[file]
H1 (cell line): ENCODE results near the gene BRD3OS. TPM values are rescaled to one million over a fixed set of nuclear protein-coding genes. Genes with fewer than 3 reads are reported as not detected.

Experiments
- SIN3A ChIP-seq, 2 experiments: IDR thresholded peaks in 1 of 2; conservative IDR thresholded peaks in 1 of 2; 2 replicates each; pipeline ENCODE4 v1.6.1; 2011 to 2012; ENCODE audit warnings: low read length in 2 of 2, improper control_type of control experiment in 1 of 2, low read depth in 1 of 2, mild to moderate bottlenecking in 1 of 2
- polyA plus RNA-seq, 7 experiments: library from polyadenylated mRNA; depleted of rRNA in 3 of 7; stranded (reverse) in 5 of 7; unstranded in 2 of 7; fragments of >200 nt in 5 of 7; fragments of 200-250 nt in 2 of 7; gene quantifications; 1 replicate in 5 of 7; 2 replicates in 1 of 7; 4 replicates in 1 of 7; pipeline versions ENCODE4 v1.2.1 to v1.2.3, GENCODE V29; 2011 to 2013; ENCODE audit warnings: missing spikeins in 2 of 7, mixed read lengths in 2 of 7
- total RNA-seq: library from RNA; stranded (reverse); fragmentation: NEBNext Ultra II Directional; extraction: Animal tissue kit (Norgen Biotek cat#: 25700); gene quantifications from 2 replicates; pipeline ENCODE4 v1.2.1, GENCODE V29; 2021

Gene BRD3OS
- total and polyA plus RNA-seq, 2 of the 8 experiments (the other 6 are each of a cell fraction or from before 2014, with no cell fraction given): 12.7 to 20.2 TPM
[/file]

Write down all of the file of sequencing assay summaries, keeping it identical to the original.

H1 (cell line): ENCODE results near the gene BRD3OS. TPM values are rescaled to one million over a fixed set of nuclear protein-coding genes. Genes with fewer than 3 reads are reported as not detected.

Experiments
- SIN3A ChIP-seq, 2 experiments: IDR thresholded peaks in 1 of 2; conservative IDR thresholded peaks in 1 of 2; 2 replicates each; pipeline ENCODE4 v1.6.1; 2011 to 2012; ENCODE audit warnings: low read length in 2 of 2, improper control_type of control experiment in 1 of 2, low read depth in 1 of 2, mild to moderate bottlenecking in 1 of 2
- polyA plus RNA-seq, 7 experiments: library from polyadenylated mRNA; depleted of rRNA in 3 of 7; stranded (reverse) in 5 of 7; unstranded in 2 of 7; fragments of >200 nt in 5 of 7; fragments of 200-250 nt in 2 of 7; gene quantifications; 1 replicate in 5 of 7; 2 replicates in 1 of 7; 4 replicates in 1 of 7; pipeline versions ENCODE4 v1.2.1 to v1.2.3, GENCODE V29; 2011 to 2013; ENCODE audit warnings: missing spikeins in 2 of 7, mixed read lengths in 2 of 7
- total RNA-seq: library from RNA; stranded (reverse); fragmentation: NEBNext Ultra II Directional; extraction: Animal tissue kit (Norgen Biotek cat#: 25700); gene quantifications from 2 replicates; pipeline ENCODE4 v1.2.1, GENCODE V29; 2021

Gene BRD3OS
- total and polyA plus RNA-seq, 2 of the 8 experiments (the other 6 are each of a cell fraction or from before 2014, with no cell fraction given): 12.7 to 20.2 TPM